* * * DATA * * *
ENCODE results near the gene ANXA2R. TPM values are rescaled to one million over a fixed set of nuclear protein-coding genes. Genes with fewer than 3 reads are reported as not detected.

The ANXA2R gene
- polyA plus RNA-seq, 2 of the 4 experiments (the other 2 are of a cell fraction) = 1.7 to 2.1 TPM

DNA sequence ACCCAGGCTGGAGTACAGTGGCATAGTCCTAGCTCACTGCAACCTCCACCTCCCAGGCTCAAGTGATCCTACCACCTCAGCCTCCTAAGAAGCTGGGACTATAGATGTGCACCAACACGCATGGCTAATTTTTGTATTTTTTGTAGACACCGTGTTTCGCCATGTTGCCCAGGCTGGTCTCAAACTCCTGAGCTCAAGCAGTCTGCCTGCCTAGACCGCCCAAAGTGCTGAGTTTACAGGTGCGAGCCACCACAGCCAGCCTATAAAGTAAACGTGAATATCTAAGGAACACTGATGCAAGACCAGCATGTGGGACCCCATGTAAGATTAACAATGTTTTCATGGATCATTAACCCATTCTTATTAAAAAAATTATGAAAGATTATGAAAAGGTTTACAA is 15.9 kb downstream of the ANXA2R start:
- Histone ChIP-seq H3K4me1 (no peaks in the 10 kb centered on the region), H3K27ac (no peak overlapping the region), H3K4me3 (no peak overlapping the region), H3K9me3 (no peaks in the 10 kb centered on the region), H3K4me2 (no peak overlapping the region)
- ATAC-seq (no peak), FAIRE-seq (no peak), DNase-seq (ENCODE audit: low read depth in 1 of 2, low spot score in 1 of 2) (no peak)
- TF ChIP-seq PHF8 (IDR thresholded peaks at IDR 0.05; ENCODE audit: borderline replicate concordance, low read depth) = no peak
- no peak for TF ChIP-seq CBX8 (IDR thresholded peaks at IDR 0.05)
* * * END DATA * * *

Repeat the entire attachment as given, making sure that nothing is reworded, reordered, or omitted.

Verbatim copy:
ENCODE results near the gene ANXA2R. TPM values are rescaled to one million over a fixed set of nuclear protein-coding genes. Genes with fewer than 3 reads are reported as not detected.

The ANXA2R gene
- polyA plus RNA-seq, 2 of the 4 experiments (the other 2 are of a cell fraction) = 1.7 to 2.1 TPM

DNA sequence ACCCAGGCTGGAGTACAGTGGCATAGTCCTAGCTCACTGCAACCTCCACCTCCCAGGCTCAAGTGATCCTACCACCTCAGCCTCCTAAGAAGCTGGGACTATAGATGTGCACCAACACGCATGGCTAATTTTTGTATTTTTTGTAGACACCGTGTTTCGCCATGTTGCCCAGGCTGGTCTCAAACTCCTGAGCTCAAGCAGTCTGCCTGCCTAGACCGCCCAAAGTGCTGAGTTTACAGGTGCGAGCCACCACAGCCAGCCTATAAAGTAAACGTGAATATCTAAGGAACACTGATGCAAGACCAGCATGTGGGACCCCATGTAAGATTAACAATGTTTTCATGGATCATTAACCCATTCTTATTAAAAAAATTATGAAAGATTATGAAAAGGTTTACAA is 15.9 kb downstream of the ANXA2R start:
- Histone ChIP-seq H3K4me1 (no peaks in the 10 kb centered on the region), H3K27ac (no peak overlapping the region), H3K4me3 (no peak overlapping the region), H3K9me3 (no peaks in the 10 kb centered on the region), H3K4me2 (no peak overlapping the region)
- ATAC-seq (no peak), FAIRE-seq (no peak), DNase-seq (ENCODE audit: low read depth in 1 of 2, low spot score in 1 of 2) (no peak)
- TF ChIP-seq PHF8 (IDR thresholded peaks at IDR 0.05; ENCODE audit: borderline replicate concordance, low read depth) = no peak
- no peak for TF ChIP-seq CBX8 (IDR thresholded peaks at IDR 0.05)